Sometimes it wasn’t even the double team that did the job. On one occasion, Happ split two defenders only for senior forward Mark Donnal to block him from behind, leading to an Irvin three. On another occasion, Happ had a one-on-one matchup with Irvin but was unable to create any space, leading to a turnover and Michigan fastbreak that ended with Wagner hanging on the rim in jubilation.

And as Happ struggled to just four points on 2-for-4 shooting and three turnovers in the second half, the Wolverines steadily built their lead to earn a crucial win — perhaps their biggest of the season.

We made some adjustments at halftime—kind of doubled him a little bit, kind of faked the double too, just to switch it up for him so we could throw him off rhythm.

“(Happ) got a lot of easy touches in the first half and easy rebounds too, that he was able to get some put-backs,” Irvin said. “We made some adjustments at halftime—kind of doubled him a little bit, kind of faked the double too, just to switch it up for him so we could throw him off rhythm.”

Added Wagner: “When to double is always the question. He’s a really good passer. So I kinda feel like he likes to pass, but that’s the thing. You’ve got to mix it up. You can’t give him the same look every possession, so I think we did a pretty job of that.”

While Michigan isn’t a team known for its ability to get stops, the Wolverines have still managed to carve out some semblance of a defensive identity during this 3-0 stretch that began last Tuesday. Michigan creates turnovers that lead to easy transition buckets — the exact type of play Wisconsin coach Greg Gard bemoaned after the game, calling them “backbreakers.”

Managing to stop Happ’s rampage, though, was a different story. That was a rare case of a second-half adjustment that caught on with the team. Sending more double teams at Happ was a collective effort that required all five players on the court to be perfectly in sync or else risk giving up an open look or easy layup.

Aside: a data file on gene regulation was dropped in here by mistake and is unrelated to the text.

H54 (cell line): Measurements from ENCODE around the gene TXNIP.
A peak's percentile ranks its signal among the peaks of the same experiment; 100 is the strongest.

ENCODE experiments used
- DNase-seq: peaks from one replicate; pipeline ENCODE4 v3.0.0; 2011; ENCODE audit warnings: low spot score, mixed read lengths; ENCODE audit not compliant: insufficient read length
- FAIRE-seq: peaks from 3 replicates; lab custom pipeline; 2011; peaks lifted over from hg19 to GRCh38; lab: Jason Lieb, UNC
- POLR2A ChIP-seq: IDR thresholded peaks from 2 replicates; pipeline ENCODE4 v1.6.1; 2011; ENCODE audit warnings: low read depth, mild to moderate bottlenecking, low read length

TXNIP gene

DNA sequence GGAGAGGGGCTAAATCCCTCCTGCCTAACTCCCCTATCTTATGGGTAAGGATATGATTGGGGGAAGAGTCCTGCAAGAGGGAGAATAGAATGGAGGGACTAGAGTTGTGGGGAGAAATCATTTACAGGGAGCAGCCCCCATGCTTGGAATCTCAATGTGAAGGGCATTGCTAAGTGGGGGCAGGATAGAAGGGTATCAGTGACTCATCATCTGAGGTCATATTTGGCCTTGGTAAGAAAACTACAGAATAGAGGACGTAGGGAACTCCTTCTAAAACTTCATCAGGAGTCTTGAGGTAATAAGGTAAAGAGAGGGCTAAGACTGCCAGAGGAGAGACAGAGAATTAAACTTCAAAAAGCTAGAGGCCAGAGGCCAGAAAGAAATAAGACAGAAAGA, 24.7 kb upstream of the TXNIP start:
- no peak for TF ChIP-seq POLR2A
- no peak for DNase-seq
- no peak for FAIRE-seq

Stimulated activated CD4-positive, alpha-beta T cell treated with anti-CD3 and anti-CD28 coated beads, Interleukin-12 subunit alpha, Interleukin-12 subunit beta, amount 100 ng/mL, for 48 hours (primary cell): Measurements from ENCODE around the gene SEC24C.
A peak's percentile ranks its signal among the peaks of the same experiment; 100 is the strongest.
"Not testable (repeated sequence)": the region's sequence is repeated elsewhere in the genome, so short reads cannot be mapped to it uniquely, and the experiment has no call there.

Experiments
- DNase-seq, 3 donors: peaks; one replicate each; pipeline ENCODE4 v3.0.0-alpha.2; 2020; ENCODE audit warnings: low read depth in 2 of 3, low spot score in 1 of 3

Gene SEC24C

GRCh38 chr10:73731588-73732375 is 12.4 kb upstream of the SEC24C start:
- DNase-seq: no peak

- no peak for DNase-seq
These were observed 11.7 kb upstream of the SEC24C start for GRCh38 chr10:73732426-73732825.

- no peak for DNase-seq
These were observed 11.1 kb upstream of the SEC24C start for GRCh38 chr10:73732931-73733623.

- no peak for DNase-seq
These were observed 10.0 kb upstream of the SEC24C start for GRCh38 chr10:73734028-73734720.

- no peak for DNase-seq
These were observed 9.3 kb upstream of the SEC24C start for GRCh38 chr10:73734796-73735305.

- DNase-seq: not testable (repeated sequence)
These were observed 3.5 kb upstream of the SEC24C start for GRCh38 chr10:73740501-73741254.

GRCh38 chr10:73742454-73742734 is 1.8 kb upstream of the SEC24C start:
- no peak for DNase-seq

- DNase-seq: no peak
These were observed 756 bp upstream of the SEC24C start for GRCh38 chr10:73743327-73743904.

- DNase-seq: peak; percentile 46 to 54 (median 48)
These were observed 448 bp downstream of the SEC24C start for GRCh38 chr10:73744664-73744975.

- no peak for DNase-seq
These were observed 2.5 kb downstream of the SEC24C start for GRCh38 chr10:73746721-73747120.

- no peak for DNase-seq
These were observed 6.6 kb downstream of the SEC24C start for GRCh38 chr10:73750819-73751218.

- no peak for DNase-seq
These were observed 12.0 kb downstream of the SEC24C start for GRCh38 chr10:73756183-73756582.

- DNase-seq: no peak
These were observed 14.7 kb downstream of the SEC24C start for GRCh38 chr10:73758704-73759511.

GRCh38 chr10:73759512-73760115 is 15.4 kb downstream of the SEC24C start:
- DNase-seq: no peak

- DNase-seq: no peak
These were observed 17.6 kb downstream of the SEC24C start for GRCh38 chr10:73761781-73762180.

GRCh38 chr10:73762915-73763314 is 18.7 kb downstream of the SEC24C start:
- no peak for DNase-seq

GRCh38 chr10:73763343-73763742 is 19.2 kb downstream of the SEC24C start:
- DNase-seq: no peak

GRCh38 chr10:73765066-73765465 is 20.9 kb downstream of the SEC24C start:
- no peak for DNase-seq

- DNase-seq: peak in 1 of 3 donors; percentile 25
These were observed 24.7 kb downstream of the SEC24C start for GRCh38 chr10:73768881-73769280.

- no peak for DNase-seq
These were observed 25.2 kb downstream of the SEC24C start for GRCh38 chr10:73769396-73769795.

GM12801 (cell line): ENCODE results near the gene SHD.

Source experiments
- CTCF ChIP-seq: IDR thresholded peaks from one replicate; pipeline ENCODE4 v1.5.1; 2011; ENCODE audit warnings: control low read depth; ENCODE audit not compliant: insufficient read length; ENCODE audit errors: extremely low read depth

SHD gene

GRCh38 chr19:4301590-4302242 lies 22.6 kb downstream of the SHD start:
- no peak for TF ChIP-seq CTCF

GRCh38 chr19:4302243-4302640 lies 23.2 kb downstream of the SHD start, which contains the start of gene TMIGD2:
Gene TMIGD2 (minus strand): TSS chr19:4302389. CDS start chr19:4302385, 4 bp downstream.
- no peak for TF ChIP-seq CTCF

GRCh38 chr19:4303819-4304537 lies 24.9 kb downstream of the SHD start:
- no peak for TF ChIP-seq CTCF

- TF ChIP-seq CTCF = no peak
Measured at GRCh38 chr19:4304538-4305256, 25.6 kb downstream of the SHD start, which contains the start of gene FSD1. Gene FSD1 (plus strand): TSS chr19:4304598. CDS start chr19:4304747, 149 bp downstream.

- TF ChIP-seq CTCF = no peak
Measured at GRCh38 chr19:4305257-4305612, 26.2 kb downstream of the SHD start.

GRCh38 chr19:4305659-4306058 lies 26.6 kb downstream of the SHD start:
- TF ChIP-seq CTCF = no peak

It may have been risky, but the alternative —  continuing to allow Happ to work his way to the basket — was much worse. Luckily for the Wolverines, the switch worked to perfection, and it was just another sign that this team may yet have surprises in store for the rest of the conference — and perhaps, the rest of the country.

“This team deserves to have a run like this,” Wagner said. “We’re such a good group. Everybody loves each other, everybody plays for each other, we practice so hard. We’ve been going through a stretch where that didn’t always pay off, and now it pays off. So it just means so much to us that we’re able to have a run right now and win games against really good teams.

“… That’s what I’m most proud about: that we just kept fighting. We know that they’re going to make runs. That’s what good basketball teams do. We just stuck with it, we made plays, we got enough stops — I think there was a four-minute stretch or so when nobody scored. We had that at Indiana too, with just two points in five minutes. I think that’s just hard work. Even when offensively it doesn’t pay off, you just keep guarding defensively and good things will happen.”